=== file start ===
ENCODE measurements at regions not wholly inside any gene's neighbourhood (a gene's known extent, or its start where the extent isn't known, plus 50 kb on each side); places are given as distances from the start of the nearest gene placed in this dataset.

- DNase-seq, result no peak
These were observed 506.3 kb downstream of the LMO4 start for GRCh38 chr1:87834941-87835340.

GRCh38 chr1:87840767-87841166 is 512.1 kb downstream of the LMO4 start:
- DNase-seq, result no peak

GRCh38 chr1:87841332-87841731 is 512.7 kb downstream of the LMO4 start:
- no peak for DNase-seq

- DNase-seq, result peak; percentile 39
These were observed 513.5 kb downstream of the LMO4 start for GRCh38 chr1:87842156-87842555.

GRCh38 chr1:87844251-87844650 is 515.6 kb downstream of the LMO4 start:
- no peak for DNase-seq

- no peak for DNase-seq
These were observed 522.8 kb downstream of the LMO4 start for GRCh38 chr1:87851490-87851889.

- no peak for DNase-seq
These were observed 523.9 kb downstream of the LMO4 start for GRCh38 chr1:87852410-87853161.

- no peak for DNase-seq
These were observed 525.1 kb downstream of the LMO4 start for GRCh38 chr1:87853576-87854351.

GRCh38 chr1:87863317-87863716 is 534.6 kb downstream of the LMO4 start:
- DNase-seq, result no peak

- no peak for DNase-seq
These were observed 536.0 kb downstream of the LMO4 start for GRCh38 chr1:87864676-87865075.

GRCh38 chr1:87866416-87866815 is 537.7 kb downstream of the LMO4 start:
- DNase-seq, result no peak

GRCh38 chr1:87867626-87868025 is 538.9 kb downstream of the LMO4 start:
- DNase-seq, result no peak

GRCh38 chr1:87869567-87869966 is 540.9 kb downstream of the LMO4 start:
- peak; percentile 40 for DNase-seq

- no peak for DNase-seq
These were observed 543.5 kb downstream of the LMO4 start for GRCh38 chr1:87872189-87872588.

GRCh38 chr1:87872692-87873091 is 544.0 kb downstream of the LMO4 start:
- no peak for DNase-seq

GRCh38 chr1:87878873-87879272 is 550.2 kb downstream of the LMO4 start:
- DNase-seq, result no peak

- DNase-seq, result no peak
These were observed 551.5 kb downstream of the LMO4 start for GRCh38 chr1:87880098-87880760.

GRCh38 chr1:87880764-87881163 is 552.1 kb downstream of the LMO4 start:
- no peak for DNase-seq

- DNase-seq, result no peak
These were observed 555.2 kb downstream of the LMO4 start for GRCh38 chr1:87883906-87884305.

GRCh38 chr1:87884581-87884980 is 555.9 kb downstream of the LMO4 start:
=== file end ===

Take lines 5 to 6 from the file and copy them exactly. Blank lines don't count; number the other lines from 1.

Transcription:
- DNase-seq, result no peak

GRCh38 chr1:87841332-87841731 is 512.7 kb downstream of the LMO4 start: